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Jun072018

Tree-planting update: Beauty, blight, and building a better urban forest

Via a June 7 e-newsletter from the Minneapolis Park and Rec Board:

How - and why - a veritable rainbow of tree types has developed along Minneapolis streets.

A lone elm at Spring and Quincy streets in Northeast Minneapolis in 1976 (image courtesy Hennpin County Library)

Magnificent monoculture: the reign of the elm

Did you know that elms once counted for more than nine of 10 street trees in the Twin Cities? It's easy to understand elm appeal: streets lined with these trees, their branches arched high overhead, have been compared to cathedrals: sun-dappled green in summer; snow-frosted in winter.

Elms also offered considerable environmental benefits by virtue of their sheer size, a situation that became all too apparent in the aftermath of Dutch elm disease (DED). More than 400,000 elms resided in Minneapolis in 1963, when the first of them succumbed to the disease; more than half of those were public trees. The almost-total devastation unfolded over a couple of decades: In 1977 alone, some 31,475 public elms were tagged for removal because of DED. 

Designed diversity: the Minneapolis Boulevard Reforestation Plan

The Minneapolis Park and Recreation Board (MPRB), historic steward of the city's street trees, was planting replacement trees by 1970. Its 1978 Minneapolis Boulevard Reforestation Plan provided neighborhood-based designs with several dozen tree types (species and cultivars) to replace lost elms. As most neighborhoods offered a virtually blank slate, the plan preserved the elm era’s consistent design aesthetic: A single type lined stretches of a neighborhood for five, 10 or even 15 blocks. Various types of ash, linden, honeylocust and maple tree categories (or genera) were the most popular, together making up over 70% of the street trees in the plan.

This system of “designed diversity” carried Minneapolis into the 21st century, long enough for these trees to reach maturity. In 2009, the emerald ash borer (EAB) arrived in St. Paul, just seven years after its discovery in Michigan. EAB has caused far less devastation than DED (which took some four decades to reach the Twin Cities); still, the rapid infestation helped prompt a whole new approach to building a better urban forest.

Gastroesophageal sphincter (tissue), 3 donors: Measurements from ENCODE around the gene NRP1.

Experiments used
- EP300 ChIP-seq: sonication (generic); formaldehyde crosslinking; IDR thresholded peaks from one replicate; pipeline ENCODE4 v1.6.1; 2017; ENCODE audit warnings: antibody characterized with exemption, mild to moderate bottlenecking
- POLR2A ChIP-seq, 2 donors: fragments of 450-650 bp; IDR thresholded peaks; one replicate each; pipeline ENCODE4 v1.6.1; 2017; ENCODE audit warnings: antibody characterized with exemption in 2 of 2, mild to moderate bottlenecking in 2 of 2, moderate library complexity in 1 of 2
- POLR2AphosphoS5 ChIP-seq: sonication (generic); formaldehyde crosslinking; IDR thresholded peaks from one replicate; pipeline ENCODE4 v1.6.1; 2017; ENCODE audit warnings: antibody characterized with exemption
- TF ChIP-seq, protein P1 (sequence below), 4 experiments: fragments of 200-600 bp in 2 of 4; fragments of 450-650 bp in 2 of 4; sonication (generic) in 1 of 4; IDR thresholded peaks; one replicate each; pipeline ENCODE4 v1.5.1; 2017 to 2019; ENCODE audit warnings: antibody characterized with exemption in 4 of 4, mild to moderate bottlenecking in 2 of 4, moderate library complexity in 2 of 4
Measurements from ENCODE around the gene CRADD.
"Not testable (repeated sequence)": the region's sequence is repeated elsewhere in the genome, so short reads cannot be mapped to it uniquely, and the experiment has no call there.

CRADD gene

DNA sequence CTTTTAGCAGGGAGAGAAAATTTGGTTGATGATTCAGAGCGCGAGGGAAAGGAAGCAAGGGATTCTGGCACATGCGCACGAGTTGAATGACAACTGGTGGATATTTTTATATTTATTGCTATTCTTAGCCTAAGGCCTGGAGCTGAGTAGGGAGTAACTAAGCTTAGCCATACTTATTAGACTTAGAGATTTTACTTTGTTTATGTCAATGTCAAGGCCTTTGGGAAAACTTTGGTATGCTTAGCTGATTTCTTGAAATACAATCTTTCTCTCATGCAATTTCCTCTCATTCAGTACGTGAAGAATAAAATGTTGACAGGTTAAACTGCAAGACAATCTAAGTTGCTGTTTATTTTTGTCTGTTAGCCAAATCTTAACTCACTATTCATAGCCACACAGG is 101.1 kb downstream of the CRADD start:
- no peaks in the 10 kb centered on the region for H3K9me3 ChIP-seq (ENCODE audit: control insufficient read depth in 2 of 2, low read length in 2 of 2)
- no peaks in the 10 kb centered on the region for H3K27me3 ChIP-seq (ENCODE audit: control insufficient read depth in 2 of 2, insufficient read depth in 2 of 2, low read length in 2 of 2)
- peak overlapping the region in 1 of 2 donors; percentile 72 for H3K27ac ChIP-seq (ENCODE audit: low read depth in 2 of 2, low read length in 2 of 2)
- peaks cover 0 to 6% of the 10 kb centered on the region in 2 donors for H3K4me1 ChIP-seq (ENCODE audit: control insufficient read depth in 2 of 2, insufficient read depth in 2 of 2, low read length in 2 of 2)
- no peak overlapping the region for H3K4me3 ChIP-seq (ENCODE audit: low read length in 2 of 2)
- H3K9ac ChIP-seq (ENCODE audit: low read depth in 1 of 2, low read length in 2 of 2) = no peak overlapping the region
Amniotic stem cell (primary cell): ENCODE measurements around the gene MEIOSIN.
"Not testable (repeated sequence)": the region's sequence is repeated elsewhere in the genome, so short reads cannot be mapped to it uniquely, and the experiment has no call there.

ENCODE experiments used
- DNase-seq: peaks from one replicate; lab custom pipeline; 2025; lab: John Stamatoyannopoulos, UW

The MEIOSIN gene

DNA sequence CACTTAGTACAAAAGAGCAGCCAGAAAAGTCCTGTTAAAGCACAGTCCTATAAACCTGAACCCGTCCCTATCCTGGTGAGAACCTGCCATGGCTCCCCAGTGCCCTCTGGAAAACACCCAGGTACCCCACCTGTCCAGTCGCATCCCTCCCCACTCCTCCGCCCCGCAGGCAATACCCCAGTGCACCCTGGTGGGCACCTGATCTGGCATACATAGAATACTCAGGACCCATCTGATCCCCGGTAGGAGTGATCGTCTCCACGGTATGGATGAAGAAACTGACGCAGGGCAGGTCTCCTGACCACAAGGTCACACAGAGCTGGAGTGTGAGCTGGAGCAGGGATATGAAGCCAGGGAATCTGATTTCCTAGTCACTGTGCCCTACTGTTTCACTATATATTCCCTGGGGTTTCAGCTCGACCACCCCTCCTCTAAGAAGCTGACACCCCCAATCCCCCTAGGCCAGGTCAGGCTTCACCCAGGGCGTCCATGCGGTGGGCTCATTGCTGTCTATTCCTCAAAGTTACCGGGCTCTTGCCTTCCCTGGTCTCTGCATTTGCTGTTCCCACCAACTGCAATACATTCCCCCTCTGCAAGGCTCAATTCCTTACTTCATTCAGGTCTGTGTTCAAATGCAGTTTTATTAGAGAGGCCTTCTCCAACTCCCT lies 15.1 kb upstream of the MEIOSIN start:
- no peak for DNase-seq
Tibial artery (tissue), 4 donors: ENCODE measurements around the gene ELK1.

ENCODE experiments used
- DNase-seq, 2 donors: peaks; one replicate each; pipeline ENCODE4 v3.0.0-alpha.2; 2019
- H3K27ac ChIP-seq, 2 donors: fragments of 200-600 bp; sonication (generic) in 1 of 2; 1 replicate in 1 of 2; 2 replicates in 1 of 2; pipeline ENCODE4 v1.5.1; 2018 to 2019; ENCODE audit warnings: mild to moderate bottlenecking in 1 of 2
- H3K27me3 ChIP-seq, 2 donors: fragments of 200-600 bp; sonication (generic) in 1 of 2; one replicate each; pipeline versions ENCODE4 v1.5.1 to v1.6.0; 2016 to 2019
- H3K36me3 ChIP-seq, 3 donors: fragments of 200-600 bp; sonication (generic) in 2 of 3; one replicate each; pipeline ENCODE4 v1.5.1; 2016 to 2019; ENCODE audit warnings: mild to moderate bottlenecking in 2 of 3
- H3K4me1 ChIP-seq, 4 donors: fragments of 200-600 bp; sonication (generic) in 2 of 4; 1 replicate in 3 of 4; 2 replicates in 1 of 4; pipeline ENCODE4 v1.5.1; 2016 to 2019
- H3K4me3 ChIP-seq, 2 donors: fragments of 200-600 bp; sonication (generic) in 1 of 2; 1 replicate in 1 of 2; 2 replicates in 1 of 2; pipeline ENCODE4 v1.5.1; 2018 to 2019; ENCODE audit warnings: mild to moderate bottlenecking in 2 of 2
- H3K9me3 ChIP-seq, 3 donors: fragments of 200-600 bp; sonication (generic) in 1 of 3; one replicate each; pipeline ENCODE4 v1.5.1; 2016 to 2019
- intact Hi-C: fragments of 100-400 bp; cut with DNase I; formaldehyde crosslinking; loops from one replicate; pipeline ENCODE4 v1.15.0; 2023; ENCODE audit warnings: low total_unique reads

Prescribed diversity: the right tree for the right spot

MPRB’s current street-tree diversity guidelines differ dramatically from its 1978 reforestation plan. Thanks to the digital revolution, GIS mapping, advancements in urban forestry and its own ongoing trials, MPRB “prescribes” diversity based on a wide range of measurements, data and science-based decisions.

In addition to increasing the tree canopy by planting the largest-maturing trees possible, the guidelines aim to develop diversity on three levels:

Citywide: The next generational leap in diversity means selecting hundreds of tree types from dozens of categories: oak, elm, locust, linden and more. Besides making for more colorful tree category charts, this wider range creates resilience against the next disease or invasive pest that may target a whole category.

Neighborhood: Ten percent is the neighborhood limit for any tree category. This means for the most part that MPRB is not planting maples, which make up 30% of the trees in some areas. On the flip side, look for more coffeetrees, catalpas, birch and other categories that have less than a 10% presence in any given neighborhood. (Many of 2018's most-planted species were profiled in the last tree-planting update.)

Block-by-block: At least three to five different tree categories are prescribed for an individual city block, which prevents a disease or pest from totally wiping out a large swath of trees.

The bright side of blight: We might mourn those areas that lost stretches of exclusive, mature ash trees from the late ‘70s and ‘80s - just as the giant elms that preceded them were mourned by previous generations. But looking on the bright side, these places are also at the forefront of MPRB's efforts to develop a healthy urban forest for the next century.

Next update: Reporting on 2018's new trees

For the season's final update, we'll share figures related to the trees planted and examples of places where the new, resilient urban forest is taking hold.

In the meantime: 

• Remember that a newly planted tree is a thirsty tree! Please water all trees, especially young ones

• Find out more about MPRB's park care and maintenance and its stewardship of the urban forest and park trees

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